Charleston Co. neighborhood continues fight to protect Grand Oak trees

CHARLESTON COUNTY, SC (WCSC) - Residents in Riverland Terrace are working to figure out their next step regarding the protection of their Grand Oak trees.

On Tuesday night, Charleston County Council discussed funding a study to see if power lines could be moved underground to save the oaks from being cut. The study would cost $26,000. That request was denied.

"I thought this was going to go over well but it didn't," Charleston County Councilman Joe Qualey said. "I'm disappointed. I wish council would have been more forward thinking because they could use this same protocol in their districts as well."

This all started in 2017 when SCE&G said they needed to cut limbs away from the power lines. That trim would have been 20 feet above, 10 feet to the side and 10 feet below wires.

That's irreversible damage and that's what I'm most concerned about is the irreversible damage," Riverland Terrace resident Rena Lasch said. "These trees have been here longer than the power lines and we have technology now that we can circumvent this problem."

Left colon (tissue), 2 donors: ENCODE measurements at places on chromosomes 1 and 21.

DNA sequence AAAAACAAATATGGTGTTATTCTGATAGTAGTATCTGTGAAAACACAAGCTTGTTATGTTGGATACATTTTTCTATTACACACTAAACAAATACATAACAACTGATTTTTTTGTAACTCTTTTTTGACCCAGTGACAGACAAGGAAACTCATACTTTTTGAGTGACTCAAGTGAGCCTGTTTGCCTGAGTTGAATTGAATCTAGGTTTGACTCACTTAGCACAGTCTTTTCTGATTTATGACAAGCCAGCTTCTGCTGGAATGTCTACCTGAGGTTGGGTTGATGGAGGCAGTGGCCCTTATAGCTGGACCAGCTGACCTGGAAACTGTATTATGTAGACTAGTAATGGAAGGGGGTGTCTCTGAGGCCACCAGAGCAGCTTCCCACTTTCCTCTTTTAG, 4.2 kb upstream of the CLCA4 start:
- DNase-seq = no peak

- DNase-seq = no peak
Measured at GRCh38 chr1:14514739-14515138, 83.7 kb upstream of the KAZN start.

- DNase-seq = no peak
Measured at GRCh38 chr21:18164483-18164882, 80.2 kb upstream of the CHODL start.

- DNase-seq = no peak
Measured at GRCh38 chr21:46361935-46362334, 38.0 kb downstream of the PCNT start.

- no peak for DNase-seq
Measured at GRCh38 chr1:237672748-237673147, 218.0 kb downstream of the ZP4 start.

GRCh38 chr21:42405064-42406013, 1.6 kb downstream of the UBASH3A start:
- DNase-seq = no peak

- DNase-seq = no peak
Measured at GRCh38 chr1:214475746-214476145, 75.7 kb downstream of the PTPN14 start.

Neighbors started a campaign to prevent the trees from being cut. Since then, all parties involved have been working together to figure out an alternative. But with the funding for the study denied by council, it's back to the drawing board.

"I'm still very hopeful that we have other avenues that we can go down," Lasch said.

Qualey added time is a concern.

"SCE&G is going to want to do something with these trees before hurricane season hits," Qualey said. "So time is of the essence for us."

Whenever funding for the study is found, the study can start immediately. It would take about three months to finish.

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